Halloween Treats From Studio One
When it comes to compiling a Halloween playlist, there are the staples like Michael Jackson’s “Thriller,” and “The Monster Mash” sung by the theatrical Bobby Boris Pickett. Oddly enough the 60s and 80s created a lot of the music that has ended up being played at nearly every Halloween event, but then every decade has produced some uncanny tracks. And for inspiration we’ve brewed up a short list of some of our favorites to spice up your Halloween festivities.
Scarlett Cerna, host of Studio One:
Siouxsie Sioux of Siouxsie and the Banshees not only epitomizes gothic style, but her cutting vocals are also a driving force behind the music that is haunting yet seductive. Their 1988 release of “Peek-a-Boo,” is one of my favorite picks for Halloween because the chorus includes their own twist to the 1938 tune, “Jeepers Creepers.”
Another pick is Timber Timbre’s “Too Old to Die Young,” off of their fourth LP Bad Ritual which blends elements of film noir, 60s pop, and horror. Taylor Kirk’s spine-chilling baritone vocals are very comparable to the likes of Nick Cave, Peter Murphy, and Mark Sandman especially on this particular track.
Tony Dehner, host of Studio One:
Speaking of Nick Cave, his 1994 single “Red Right Hand” gets a boost from having been used in an episode of The X-Files, but it’s a terrifically creepy song with a sense of impending doom. Borrowing its title from a line in John Milton’s Paradise Lost, Cave’s one-of-a-kind voice and the spare instrumentation are the key elements here.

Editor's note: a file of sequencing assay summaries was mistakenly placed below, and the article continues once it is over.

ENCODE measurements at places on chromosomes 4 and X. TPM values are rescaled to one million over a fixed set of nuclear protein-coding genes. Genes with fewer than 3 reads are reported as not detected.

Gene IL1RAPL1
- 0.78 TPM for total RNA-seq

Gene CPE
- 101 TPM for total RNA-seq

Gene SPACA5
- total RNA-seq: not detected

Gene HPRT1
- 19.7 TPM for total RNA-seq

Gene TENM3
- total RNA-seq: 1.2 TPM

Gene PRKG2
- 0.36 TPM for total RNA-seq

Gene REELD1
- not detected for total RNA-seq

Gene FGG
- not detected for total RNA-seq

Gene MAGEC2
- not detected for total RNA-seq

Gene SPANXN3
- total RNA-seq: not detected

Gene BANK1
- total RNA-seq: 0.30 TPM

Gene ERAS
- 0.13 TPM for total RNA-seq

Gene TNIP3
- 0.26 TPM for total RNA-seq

“What’s He Building?” from Tom Waits’ 1999 album Mule Variations barely qualifies as a song: the lyrics are spoken, and there’s not much melody or rhythm to speak of. Still, this track gets right to the heart of the anxiety that can come from never really knowing what our neighbors are up to.
Karen Impola, host of The Folk Tree:
The title song to David Bowie’s 1980 album “Scary Monsters (and Super Creeps)” is appropriately eerie, with guitar solos from the ever-adventurous Robert Fripp. The album was a comeback of sorts for Bowie, as his first platinum album since 1972’s “Ziggy Stardust”.
“Season of the Witch” is a perennial and much-covered Halloween favorite. Here is the original version, from Donovan’s 1966 excursion into psychedelia, “Sunshine Superman”. The guitarist is Jimmy Page, later of Led Zeppelin fame. It clocks in at just under five minutes, which was extremely long for a pop song at the time.
Mark Simmet, host of Studio One:
Hi, Mark Simmet here with a couple of tracks suitable for Halloween. One seems so fitting for Halloween traditions, and the other is one of those fabled “deep cuts.” Let’s begin with the deep cut- Townes Van Zandt’s “Billy, Boney And Ma.” This is late-period Townes (No Deeper Blue album from 1994), a graveyard tale with a beginning, middle and end. It’s worth attending to for Van Zandt’s wit and attention to detail.
My other pick is “Candy Everybody Wants” by 10,000 Maniacs. A single from their 1992 album Our Time In Eden, the song is musically jaunty and whistle-worthy, with lyrics that seem to be saying there is something sinister about the candy we all crave in our Trick-or-Treat bags.
Al Schares, Music Director:
Fad Gadget was the stage name used by Francis John Tovey. “Collapsing New People” from 1984’s Gag is a great example of the bleak, industrial pop he created as Fad Gadget in the first half of the 80’s and later as Frank Tovey. Something very unsettling about this track.
Hard to beat Peter Gabriel’s “Intruder” when it comes to creepy. Great track from this 1980 solo release. Defined a drum sound for the decade.
Plus, here’s an extra ghoulish treat!